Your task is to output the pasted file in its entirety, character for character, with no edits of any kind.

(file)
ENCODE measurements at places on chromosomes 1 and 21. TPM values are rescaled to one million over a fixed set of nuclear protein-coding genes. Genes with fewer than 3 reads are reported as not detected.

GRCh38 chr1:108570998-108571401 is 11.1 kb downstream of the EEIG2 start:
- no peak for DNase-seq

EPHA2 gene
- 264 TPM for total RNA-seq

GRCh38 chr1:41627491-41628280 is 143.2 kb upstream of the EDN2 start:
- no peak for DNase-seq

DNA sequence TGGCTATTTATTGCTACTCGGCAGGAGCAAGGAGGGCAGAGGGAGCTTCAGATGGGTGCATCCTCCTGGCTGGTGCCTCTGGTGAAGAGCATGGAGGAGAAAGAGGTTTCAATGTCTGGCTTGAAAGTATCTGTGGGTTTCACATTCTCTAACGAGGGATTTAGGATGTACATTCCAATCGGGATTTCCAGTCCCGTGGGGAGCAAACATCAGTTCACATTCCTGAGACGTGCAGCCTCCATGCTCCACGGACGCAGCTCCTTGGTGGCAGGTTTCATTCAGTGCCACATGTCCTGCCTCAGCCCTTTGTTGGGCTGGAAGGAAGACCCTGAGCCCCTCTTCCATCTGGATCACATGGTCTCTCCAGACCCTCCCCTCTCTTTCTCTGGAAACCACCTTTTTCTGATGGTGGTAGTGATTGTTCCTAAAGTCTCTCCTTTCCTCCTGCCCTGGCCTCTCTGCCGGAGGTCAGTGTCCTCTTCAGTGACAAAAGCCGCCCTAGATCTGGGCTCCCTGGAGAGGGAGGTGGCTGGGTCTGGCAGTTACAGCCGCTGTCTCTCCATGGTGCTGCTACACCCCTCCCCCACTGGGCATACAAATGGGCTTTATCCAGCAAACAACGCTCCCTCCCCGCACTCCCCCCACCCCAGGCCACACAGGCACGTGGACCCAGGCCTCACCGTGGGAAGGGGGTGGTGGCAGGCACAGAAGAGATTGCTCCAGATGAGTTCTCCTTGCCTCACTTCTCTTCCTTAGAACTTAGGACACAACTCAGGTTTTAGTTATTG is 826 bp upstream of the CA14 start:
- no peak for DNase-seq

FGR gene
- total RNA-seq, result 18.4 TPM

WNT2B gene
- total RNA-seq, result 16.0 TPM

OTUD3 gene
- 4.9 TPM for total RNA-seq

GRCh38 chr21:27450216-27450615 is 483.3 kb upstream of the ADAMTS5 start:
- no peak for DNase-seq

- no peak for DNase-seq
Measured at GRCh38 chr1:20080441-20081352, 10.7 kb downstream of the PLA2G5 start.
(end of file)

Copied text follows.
ENCODE measurements at places on chromosomes 1 and 21. TPM values are rescaled to one million over a fixed set of nuclear protein-coding genes. Genes with fewer than 3 reads are reported as not detected.

GRCh38 chr1:108570998-108571401 is 11.1 kb downstream of the EEIG2 start:
- no peak for DNase-seq

EPHA2 gene
- 264 TPM for total RNA-seq

GRCh38 chr1:41627491-41628280 is 143.2 kb upstream of the EDN2 start:
- no peak for DNase-seq

DNA sequence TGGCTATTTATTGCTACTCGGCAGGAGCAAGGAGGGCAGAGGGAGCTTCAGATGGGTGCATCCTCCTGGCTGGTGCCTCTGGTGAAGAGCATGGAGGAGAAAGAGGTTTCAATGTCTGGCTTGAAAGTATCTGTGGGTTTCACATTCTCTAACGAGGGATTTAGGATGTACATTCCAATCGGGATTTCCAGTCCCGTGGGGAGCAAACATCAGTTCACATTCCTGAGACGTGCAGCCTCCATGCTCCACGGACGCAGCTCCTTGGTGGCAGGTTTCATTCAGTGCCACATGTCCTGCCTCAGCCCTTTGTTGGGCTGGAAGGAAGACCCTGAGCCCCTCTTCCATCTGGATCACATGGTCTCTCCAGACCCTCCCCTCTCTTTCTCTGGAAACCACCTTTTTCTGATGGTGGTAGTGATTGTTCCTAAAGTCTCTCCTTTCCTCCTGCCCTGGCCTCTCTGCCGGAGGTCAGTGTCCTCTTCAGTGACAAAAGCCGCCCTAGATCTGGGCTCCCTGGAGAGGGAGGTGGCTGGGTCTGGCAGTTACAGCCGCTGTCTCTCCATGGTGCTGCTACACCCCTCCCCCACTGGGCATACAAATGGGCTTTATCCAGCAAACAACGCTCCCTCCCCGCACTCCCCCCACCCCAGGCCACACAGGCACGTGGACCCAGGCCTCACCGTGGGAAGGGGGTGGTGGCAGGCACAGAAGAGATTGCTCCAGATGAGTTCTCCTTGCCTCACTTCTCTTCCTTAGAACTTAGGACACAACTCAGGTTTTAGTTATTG is 826 bp upstream of the CA14 start:
- no peak for DNase-seq

FGR gene
- total RNA-seq, result 18.4 TPM

WNT2B gene
- total RNA-seq, result 16.0 TPM

OTUD3 gene
- 4.9 TPM for total RNA-seq

GRCh38 chr21:27450216-27450615 is 483.3 kb upstream of the ADAMTS5 start:
- no peak for DNase-seq

- no peak for DNase-seq
Measured at GRCh38 chr1:20080441-20081352, 10.7 kb downstream of the PLA2G5 start.